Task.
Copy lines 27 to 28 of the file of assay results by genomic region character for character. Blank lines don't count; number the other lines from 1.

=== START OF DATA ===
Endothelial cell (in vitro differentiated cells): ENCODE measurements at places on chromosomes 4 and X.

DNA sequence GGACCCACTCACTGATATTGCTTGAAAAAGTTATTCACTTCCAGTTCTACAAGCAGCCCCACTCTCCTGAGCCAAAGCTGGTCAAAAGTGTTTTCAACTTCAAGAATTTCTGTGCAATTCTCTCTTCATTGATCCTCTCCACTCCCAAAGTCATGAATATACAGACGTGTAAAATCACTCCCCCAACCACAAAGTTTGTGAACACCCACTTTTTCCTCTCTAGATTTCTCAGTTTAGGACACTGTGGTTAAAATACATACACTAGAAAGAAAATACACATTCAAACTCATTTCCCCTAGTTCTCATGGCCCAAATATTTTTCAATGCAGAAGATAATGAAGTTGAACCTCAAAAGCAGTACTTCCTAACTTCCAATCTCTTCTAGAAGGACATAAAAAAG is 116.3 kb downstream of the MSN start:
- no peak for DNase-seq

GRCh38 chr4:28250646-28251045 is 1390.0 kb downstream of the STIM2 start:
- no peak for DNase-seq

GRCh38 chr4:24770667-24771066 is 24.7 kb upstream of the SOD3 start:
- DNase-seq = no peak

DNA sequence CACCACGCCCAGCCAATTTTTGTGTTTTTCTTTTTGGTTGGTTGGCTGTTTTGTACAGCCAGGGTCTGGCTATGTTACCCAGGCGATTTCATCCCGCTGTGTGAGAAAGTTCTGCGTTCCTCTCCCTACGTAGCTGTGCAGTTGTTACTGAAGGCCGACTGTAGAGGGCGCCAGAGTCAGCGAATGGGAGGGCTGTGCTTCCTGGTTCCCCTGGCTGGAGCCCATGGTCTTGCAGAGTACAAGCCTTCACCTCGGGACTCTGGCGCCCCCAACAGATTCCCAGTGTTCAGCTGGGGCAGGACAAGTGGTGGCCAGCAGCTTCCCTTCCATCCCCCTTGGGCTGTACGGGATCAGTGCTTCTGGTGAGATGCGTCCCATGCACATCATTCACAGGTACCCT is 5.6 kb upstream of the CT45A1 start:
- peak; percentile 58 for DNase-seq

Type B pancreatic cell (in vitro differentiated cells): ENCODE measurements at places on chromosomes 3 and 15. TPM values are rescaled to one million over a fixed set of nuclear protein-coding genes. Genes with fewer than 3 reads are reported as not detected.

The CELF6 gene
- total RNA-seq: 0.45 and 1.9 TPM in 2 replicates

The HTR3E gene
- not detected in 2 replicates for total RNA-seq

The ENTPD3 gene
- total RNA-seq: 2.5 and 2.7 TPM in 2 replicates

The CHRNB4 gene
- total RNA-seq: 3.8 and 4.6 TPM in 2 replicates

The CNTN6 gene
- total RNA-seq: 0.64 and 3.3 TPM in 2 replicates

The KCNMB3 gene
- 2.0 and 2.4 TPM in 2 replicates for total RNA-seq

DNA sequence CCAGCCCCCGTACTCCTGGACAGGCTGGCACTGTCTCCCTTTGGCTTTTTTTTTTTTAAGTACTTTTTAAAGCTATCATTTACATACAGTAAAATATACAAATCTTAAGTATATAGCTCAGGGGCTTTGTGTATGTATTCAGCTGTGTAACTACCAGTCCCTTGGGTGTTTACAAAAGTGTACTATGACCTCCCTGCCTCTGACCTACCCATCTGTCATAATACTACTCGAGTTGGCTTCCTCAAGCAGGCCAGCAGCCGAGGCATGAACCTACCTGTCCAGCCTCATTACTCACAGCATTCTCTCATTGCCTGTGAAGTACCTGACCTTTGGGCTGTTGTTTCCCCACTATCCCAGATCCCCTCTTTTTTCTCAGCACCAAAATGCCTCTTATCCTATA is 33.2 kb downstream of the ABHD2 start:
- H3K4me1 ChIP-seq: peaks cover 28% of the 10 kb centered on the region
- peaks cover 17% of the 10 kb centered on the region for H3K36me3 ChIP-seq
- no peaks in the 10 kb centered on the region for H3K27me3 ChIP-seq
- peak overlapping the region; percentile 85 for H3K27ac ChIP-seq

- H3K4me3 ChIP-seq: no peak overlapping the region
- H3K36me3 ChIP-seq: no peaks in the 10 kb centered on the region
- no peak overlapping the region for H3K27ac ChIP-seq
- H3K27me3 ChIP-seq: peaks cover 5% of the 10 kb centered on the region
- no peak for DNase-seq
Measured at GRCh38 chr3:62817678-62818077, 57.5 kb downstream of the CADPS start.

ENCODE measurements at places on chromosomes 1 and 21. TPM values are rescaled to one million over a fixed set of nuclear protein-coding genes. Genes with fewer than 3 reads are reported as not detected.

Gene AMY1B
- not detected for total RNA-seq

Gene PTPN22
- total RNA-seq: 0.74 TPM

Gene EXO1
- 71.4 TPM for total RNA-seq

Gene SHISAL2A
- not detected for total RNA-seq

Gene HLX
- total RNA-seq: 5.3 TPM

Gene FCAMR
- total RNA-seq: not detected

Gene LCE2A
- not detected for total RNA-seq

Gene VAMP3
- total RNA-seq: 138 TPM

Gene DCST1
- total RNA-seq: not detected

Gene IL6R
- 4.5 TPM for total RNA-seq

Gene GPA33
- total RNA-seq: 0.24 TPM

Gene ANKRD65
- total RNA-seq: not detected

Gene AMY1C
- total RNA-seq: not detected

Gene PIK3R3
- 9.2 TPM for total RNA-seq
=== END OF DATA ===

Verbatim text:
- peak overlapping the region; percentile 85 for H3K27ac ChIP-seq

- H3K4me3 ChIP-seq: no peak overlapping the region